At an annual all-day meeting with deacons of the Archdiocese of Denver, Archbishop Samuel Aquila highlighted the importance of their responsibilities during Mass.
“It is my desire to see every one of you grow in your faith in Jesus Christ through your ministry of diakonia (service) in the Church,” the archbishop began his address at Deacon Convocation Day Feb. 28 to some 160 deacons gathered in the refectory of St. John Vianney Theological Seminary. “In particular, I would like to see your awareness and understanding of your role in the liturgy deepen, so that you will be able to carry it out with serenity and a prayerful disposition.”
Photos by Deacon Mickey Webre and Julie Filby/Denver Catholic
He focused his comments on the origins of the diaconate, implications for the way they carry out their roles, and then examined the spiritual meaning of the various actions they perform during the liturgy.
“At a practical level,” he instructed, “you should make it a habit to pray to the Holy Spirit for his gifts before you exercise your ministry, especially before you participate in the sacred liturgy.”
Quoting Msgr. James Moroney’s book “The Deacon and the Liturgy: A Search for Identity,” he said a deacon “must minister to the priest and to the altar with the humility of him whose very body and blood were offered on the altar of the cross.”
“This is even more the case when it is a liturgy that I am presiding over,” Archbishop Aquila said. “As the archbishop, I am the chief steward of the mysteries of God, which means that I am the moderator, promoter and guardian of the whole liturgical life of the Church in the Archdiocese of Denver.”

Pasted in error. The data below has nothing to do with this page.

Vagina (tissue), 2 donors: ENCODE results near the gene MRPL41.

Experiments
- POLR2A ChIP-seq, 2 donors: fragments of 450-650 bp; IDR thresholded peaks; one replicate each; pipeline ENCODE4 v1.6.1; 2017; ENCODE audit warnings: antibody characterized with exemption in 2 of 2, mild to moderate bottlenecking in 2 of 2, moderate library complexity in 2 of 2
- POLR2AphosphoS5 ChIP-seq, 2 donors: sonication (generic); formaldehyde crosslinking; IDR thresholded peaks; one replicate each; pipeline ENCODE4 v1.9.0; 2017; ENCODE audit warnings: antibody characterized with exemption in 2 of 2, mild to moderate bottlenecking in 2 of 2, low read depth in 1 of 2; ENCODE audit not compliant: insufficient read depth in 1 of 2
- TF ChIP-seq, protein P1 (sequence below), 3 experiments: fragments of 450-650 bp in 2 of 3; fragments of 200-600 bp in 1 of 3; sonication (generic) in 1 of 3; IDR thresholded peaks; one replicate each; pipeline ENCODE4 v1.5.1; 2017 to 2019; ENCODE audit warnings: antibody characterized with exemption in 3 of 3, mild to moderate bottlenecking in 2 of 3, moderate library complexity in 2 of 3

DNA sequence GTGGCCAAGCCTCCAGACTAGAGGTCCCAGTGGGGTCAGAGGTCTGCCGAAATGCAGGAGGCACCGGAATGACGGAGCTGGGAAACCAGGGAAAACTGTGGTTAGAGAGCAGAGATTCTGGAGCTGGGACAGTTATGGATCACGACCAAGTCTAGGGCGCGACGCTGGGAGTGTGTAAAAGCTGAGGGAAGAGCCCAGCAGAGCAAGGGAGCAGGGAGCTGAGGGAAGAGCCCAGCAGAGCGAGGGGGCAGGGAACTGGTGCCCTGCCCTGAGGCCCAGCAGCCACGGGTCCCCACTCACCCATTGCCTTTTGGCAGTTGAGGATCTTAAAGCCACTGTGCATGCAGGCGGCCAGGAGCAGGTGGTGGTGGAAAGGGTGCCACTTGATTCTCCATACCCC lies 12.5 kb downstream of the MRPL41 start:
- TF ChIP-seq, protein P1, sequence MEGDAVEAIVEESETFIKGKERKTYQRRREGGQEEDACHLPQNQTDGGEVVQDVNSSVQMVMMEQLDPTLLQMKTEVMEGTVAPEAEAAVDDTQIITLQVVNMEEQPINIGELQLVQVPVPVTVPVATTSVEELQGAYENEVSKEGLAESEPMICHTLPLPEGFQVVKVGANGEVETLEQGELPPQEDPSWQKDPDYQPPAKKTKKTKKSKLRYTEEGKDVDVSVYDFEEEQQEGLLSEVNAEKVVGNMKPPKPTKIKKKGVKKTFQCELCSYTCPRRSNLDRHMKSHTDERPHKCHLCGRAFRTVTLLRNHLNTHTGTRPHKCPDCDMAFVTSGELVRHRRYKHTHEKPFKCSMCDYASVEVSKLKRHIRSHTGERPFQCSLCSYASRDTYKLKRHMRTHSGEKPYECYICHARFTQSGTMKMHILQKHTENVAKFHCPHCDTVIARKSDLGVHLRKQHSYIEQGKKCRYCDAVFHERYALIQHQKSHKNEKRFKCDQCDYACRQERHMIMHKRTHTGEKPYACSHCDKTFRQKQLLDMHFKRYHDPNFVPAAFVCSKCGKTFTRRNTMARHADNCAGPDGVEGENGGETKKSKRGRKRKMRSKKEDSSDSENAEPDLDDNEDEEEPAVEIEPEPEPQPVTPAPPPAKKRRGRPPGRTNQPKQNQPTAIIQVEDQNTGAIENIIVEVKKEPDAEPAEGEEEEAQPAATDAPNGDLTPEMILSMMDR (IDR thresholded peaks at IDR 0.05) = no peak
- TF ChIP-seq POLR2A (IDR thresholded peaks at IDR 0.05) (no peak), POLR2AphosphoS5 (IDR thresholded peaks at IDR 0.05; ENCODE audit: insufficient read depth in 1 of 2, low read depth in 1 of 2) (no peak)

For that reason, those Masses must be an example for the archdiocese and taken seriously. He then reflected on three moments during Mass where deacons play a “significant but often under-appreciated role”—proclamation of the Gospel, intercessory prayers and preparing the altar with the gifts.
“You have a great responsibility to proclaim the truth … to the faithful, to those who are fallen away, to the indifferent and to those who have never heard the good news,” he said. “In the context of the Mass, it is therefore particularly important for you to read the word of God with clarity, conviction born from your life of prayer, and the solemnity appropriate to the occasion.”
The proclamation of intercessory prayers must be connected to their ministry of charity.
“To carry out this role effectively, your ministry of charity must put you in touch with the struggles of the people in your parish,” he said. “The faithful need to know that you are a trustworthy, compassionate person that they can approach.”
When placing the gifts on the altar, a deacon must represent the “joys, sufferings, fears, strengths and weaknesses of the faithful” and assist the priests in sanctifying “the whole Christian community by connecting their gifts and sacrifices to the wellspring of grace found in the Eucharist.”
His talk was followed by a Q-and-A session. Then the archbishop’s personal secretary, Father Scott Bailey, led a session clarifying some of the finer points of a deacon’s role during a liturgy celebrated with the archbishop.
In the afternoon, Ben Akers, director of the Catholic Biblical School, led two sessions on Scripture.
“It helps the deacons,” explained Deacon Joseph Donohoe, director of deacon personnel. “The archbishop has really been portraying over the last couple years how important it is for the deacons to know the book of the Gospels. Not just what is being said, but to be the voice of Jesus speaking to the people—both when they proclaim and when they do a homily.”
There are 188 deacons serving the Archdiocese of Denver.